Inside the Estate
True to form, Brand spared no expense on furnishing his grand home, which did not feature many of the same Spanish and Middle Eastern influences outside, focusing instead on more contemporary layouts and adornments.
Much of the furniture consisted of Victorian style pieces, which were very common during the period, complementing the rich wooden tones and lush curtains that covered the mansion’s numerous windows. Among the home’s many rooms were a grand dining area, a parlor for entertaining and a personal study for Brand himself.
Further out around the property, Miradero also had its own pool and clubhouse, which Brand frequently used while hosting one of his many famous parties. The grounds also included a private cemetery, designed to be the final resting place for Brand and his family.
Amidst all the splendor and fantastical elements of the estate, Brand’s true pride and joy was his private airspace, which would also play a key role in the further development of Glendale.
Brand and the Airfield
During the early 20th century, aviation was a new and novel concept slowly catching on across the country. Brand was entranced by the magical possibilities of flight and set out to not only earn his pilot's license but also build his own private hangar on his property to store his many early planes.
As his love of flying grew, Brand became frustrated with the inconvenience of finding proper space for taking off and landing his planes, so he expanded Miradero to include a private airstrip directly in front of the estate. The remnants of this strip are still visible today in the form of tall palm trees lining the street leading up to the grounds.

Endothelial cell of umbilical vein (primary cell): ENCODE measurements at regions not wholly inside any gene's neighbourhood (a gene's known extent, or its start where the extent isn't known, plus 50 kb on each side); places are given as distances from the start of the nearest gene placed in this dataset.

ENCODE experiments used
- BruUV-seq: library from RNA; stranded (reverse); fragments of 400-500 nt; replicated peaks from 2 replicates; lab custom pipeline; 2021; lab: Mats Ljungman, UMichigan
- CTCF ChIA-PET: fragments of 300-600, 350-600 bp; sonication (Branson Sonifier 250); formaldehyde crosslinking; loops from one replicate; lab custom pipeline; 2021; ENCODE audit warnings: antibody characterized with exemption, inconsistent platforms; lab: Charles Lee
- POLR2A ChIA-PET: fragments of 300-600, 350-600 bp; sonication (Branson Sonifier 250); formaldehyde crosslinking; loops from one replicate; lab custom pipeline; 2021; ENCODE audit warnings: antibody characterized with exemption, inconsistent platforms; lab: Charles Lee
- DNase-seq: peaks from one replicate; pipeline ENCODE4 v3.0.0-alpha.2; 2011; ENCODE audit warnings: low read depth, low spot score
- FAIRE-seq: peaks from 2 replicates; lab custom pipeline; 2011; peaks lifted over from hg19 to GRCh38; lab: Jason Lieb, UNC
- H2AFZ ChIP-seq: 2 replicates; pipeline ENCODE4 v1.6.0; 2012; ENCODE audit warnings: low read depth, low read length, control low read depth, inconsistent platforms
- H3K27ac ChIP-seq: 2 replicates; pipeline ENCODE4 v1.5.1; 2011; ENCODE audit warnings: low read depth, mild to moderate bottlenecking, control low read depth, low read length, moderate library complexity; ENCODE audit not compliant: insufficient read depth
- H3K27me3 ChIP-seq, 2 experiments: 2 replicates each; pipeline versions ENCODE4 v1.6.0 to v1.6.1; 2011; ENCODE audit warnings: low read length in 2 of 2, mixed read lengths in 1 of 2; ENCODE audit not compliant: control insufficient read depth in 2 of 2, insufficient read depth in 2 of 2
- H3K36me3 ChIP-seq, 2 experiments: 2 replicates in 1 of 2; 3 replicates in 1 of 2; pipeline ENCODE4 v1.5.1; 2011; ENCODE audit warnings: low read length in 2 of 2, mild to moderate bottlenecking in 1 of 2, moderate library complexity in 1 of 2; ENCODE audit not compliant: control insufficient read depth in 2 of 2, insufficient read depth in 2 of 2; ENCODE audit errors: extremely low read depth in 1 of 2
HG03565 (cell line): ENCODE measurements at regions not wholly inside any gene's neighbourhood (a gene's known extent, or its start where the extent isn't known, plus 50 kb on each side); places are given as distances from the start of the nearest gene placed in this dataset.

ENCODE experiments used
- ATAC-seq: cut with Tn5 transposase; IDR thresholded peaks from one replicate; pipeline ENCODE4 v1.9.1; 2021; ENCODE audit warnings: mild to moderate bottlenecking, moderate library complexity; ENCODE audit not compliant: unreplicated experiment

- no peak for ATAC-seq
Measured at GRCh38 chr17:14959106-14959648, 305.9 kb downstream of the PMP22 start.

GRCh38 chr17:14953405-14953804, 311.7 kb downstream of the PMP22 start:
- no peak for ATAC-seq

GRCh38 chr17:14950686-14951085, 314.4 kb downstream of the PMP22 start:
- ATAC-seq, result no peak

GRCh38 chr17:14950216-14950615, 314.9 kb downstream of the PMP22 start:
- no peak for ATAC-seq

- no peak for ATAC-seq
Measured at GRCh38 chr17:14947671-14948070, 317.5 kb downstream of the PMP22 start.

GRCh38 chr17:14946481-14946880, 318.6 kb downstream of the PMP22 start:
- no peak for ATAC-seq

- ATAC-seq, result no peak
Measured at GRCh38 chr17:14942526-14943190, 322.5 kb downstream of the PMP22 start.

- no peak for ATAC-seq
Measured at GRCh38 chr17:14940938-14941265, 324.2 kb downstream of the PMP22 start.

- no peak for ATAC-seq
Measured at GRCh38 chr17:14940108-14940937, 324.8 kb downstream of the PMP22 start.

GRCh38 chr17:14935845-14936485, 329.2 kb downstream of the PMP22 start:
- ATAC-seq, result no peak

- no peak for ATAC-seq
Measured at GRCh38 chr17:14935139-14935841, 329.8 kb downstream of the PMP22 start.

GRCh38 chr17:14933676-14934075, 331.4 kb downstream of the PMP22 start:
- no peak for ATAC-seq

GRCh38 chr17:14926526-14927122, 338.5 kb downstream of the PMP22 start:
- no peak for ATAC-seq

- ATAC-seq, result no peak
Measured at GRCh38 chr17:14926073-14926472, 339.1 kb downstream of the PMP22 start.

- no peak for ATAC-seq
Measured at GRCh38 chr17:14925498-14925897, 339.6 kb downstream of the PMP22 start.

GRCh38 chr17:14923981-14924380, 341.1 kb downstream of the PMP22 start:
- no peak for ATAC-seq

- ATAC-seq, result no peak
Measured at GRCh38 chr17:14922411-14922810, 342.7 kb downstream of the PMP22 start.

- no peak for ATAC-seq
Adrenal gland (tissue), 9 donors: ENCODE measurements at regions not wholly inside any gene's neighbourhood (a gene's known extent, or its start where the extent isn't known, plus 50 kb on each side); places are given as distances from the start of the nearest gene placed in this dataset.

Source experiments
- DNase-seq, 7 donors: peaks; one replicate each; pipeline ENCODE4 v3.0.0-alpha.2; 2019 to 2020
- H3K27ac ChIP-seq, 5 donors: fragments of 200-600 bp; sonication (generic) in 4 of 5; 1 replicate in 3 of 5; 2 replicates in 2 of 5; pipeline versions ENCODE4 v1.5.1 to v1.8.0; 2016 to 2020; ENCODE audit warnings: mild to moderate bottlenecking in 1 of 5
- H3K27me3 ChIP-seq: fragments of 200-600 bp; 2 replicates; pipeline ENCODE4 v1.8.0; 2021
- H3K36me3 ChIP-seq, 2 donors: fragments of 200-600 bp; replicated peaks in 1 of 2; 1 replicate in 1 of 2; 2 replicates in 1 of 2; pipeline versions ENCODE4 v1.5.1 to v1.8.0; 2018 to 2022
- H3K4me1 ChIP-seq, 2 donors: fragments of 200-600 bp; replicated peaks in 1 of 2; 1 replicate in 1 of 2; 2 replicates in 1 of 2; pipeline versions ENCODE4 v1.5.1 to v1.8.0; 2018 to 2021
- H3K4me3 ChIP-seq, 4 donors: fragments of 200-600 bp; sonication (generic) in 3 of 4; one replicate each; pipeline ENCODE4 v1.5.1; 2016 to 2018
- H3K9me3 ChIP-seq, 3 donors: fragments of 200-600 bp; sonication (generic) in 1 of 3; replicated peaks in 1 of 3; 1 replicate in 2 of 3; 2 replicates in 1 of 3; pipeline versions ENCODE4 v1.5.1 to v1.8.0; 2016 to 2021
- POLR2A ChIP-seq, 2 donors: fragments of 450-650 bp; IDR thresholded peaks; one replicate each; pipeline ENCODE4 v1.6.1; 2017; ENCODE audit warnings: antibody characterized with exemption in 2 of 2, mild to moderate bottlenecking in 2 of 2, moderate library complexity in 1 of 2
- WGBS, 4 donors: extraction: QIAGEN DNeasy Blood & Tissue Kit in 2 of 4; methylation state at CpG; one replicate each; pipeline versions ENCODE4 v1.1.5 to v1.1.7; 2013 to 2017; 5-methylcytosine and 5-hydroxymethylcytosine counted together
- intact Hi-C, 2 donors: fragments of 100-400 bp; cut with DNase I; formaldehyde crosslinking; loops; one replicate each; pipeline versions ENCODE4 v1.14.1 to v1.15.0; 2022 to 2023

Brand’s fascination with flight culminated with his creation of the fly-in party, wherein he would invite wealthy friends from throughout the company to a party only accessible via aircraft. Brand would lock the front gates to his home, forcing any visitors to land their planes right on his property for a grand event. These legendary parties in turn captured the attention of the press and helped to further popularize the concept of private and commercial flight in the region.
Over time, local entrepreneurs would invest in the development of a dedicated airspace in Glendale, all of which culminated in the creation of Grand Central Airport in 1923, making it one of the first airports in Southern California.
The airfield, which later became known as Grand Central Air Terminal, would be the backdrop for countless moments in American aviation history, including
• Charles Lindbergh piloting the first transcontinental flight in the country
• Amelia Earhart purchasing her first plane
• And Laura Ingalls becoming the first woman to fly solo across the United States.
When Brand passed away in 1925, he left his home and estate to the city he helped build so that it could be turned into a public park and library, under the stipulation that his wife, Mary Louise Brand, be allowed to live on the grounds until her passing. Mrs. Brand died in 1945, and after a brief court battle where Brand’s relatives contested the will, the city won the rights to the land and opened Brand Park while it began plans to convert the home into a library.